Illumination, Meditation and Bodhisattvas – འོད་སྣང་། སྒོམ། བྱང་ཆུབ་སེམས་དཔའ།
January 1970

Co-organized by Korean Cultural Heritage Foundation

In the 10th century Buddhism emerged as a major cultural force throughout Asia, including the Tibetan Plateau and the Korean Peninsula. This exhibition celebrates contemporary expressions of the Korean art renaissance which peaked during the Goryeo Empire (918-1392). At this time calligraphic transcriptions of Buddhist sutras, called Sagyeong, were produced in gold and other precious metals.  Despite being a unique and exquisite art form, Sagyeong is primarily an act of devotion and spirituality. It is a meditative practice in and of itself. Iconographic painting similarly reached new heights of elegance in the Goryeo Period, featuring popular Mahayana deities associated with the development of the Hwaeon and Seon schools of Buddhism. The technique of using gold powder on a silk canvas with color applied to the back created great depth and gave unrivaled luminosity to the image. The Buddhist arts of Korea and Tibet were known throughout the region for their beauty and refinement. As Tibet’s monastic centers  developed in this period into great centers of learning, it is also considered one of the most vibrant ages of artistic growth and cultural development in Buddhist Tibet. Master Kim Kyeong-Ho and Ms. Joy Rock are widely recognized artists whose reflections of the Goryeo period are juxtaposed with Tibetan works from the Tibet House US Repatriation collection.

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Joy Rock

While working as a Western-style artist in 1999, Joy Rock was captivated by a Goryeo Empire painting of the Bodhvisattva Water-Moon Avalokiteśvara. She immersed herself in the world of Buddhist iconographic painting, starting with drawing approximately 2,000 ink sketches. Joy Rock is a self-taught artist who has mastered the technique of applying stone-based color and gold to her work.

Joy Rock’s most representative exhibitions include a solo exhibition at Yongin University Museum in Korea (2005), a solo exhibition, “Revival of Goryeo Buddhist Paintings” in Los Angeles, U.S., (2015) and a solo exhibition, “Goryeo Buddhist Paintings: Mysterious and Splendid” in New York, U.S. (2017). She is particularly known for her paintings Water-Moon Avalokiteśvara, Fifteen Thousand Buddhas, and Amita Buddhas. It has been noted that her works bear a great resemblance to the original paintings created seven hundred years ago.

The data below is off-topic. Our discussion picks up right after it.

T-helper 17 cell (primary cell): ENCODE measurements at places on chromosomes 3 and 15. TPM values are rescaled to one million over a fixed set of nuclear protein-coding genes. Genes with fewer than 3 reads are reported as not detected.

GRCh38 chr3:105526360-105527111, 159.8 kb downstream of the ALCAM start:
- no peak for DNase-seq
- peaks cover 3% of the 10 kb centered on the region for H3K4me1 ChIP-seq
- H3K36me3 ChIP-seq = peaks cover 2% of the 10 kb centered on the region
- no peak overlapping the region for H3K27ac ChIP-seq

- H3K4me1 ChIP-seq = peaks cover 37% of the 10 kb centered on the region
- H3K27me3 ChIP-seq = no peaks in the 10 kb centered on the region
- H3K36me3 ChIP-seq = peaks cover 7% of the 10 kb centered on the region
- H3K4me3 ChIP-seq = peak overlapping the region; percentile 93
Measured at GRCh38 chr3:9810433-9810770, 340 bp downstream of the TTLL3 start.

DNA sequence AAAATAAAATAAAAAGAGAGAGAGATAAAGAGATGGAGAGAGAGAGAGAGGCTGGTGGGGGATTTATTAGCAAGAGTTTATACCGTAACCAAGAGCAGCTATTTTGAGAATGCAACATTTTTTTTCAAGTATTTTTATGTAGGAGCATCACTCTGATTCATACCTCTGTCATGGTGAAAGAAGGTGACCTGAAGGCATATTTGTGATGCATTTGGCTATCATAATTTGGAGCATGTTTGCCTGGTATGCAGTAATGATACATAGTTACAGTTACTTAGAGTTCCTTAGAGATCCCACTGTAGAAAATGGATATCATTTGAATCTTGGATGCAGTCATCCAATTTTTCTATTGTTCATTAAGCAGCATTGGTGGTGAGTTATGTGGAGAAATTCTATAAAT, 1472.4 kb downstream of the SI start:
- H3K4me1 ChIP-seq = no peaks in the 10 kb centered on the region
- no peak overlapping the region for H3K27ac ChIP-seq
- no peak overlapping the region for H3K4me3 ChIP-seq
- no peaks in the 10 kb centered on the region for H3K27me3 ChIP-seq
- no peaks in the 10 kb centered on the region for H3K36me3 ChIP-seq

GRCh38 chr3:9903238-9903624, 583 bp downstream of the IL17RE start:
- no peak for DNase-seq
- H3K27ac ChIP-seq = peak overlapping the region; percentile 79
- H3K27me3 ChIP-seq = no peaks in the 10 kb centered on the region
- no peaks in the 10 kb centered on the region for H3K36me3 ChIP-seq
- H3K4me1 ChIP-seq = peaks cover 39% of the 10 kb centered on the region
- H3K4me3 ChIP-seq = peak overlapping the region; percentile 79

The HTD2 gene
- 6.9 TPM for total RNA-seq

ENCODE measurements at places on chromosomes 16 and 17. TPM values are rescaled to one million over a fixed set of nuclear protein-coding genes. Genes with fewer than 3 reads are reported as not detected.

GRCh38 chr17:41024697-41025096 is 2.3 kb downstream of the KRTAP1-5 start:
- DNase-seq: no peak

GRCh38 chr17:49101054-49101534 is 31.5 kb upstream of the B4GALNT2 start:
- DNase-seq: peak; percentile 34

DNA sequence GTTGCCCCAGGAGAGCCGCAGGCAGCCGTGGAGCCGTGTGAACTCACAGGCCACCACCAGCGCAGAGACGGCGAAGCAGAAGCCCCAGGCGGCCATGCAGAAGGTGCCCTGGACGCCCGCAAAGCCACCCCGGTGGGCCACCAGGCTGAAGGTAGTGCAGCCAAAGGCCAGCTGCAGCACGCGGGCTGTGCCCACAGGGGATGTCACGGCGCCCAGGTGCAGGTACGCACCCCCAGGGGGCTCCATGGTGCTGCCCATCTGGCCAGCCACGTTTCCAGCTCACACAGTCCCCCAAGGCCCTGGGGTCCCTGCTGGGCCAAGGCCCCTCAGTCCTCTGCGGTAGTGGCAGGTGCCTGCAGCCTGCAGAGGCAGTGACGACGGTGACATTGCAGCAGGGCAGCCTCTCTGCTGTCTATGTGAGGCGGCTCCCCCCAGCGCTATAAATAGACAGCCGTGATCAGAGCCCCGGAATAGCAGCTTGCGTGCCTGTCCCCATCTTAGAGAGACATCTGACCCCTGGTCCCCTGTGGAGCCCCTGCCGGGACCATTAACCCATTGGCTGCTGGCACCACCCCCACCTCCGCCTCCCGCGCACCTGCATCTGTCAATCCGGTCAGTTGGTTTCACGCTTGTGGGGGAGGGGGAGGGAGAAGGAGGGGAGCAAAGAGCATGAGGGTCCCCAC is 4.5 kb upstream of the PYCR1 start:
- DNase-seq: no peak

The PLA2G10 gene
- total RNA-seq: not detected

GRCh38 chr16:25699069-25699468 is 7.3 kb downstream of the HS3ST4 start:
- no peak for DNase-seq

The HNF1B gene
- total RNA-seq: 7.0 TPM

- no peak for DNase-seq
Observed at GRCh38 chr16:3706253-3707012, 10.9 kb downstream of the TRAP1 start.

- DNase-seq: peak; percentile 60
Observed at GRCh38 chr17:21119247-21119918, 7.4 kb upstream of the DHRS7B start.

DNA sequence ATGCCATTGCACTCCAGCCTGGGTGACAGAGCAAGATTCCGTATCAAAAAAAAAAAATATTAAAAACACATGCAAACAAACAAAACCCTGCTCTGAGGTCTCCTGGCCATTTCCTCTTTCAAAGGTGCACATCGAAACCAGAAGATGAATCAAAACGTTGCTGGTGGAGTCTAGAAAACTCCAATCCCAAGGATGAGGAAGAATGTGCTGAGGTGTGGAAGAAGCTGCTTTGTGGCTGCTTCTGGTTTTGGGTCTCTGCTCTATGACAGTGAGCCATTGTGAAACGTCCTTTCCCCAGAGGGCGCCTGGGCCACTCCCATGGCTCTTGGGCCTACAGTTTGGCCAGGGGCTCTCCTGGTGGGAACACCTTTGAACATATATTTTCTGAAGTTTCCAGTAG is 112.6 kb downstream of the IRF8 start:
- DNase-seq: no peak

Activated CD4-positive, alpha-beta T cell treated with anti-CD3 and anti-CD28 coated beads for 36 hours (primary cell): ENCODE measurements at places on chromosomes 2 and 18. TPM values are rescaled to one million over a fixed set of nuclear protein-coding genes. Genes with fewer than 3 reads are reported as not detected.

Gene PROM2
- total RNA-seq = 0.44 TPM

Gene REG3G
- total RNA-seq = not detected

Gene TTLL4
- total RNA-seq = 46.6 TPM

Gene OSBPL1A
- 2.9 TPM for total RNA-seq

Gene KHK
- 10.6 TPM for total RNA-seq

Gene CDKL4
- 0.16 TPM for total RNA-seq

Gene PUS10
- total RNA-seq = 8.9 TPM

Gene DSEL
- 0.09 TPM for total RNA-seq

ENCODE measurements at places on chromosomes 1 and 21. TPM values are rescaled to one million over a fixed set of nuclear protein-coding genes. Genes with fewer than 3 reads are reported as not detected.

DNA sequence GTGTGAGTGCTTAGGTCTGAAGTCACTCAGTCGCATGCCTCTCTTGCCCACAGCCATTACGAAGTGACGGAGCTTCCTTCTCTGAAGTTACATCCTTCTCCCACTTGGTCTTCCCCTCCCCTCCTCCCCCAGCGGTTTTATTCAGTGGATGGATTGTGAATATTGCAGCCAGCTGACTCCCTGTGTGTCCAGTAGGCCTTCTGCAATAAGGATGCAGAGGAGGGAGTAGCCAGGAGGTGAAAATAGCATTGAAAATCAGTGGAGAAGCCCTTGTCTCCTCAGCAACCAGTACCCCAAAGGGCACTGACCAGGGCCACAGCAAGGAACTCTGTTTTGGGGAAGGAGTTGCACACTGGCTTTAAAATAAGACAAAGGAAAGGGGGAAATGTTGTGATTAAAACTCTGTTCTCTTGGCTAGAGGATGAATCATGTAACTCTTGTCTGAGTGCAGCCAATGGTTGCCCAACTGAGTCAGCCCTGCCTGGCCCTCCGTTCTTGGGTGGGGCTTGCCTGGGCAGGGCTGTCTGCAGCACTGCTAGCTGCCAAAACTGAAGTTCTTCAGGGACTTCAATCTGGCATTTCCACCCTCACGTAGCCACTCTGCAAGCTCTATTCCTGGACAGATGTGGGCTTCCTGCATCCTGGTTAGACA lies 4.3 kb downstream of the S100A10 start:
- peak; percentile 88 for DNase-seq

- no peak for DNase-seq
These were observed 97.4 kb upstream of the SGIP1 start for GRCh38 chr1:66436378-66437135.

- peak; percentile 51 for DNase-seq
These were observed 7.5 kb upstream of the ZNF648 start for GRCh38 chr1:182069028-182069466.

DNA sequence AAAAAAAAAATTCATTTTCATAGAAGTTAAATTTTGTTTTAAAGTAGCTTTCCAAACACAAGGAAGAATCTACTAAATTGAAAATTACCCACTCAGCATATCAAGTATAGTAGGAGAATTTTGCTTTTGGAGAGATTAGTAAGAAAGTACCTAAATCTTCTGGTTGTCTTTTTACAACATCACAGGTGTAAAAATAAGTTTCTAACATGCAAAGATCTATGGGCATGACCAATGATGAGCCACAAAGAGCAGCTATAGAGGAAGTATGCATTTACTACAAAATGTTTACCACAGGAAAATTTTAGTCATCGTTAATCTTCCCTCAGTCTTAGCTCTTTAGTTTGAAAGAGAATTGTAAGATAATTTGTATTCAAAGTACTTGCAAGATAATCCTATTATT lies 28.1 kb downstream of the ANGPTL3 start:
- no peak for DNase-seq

Kim Kyeong-Ho

Master artist Kim Kyeong-Ho is a pioneer and transmitter of the art of Saeyong, Korean Sutra Copying, and was appointed by the Korean Ministry of Employment and Labor as the sole Traditional Sutra Copying Skills Transmitter. His dedication to, and extensive research on Sutra copying is soon to be recorded in the modern Korean Sutra Copying history. He is both an accomplished artist and teacher of this unique art that had not been practiced for 600 years after the Joseon Dynasty. Master Kim also serves as the President Emeritus of the Korea Sutra Copying Research Association and Director of the Korean Institute of Traditional Sutra Copying.

Recently, he has devoted himself to the work of expansion, artistic exploration and creation of modern Sutra copying by incorporating various elements from the Bible, the Quran, mandalas, and tantras from the Indian and Tibetan traditions. Master Kim has had 19 solo and group exhibitions including the Los Angeles County Museum of Art (Los Angeles, U.S.) in 2010, Flushing Town Hall (New York, U.S.) in 2012, Korean Cultural Center (Los Angeles, U.S.) in 2014. Master Kim is the author of 20 books (3 co-authorship).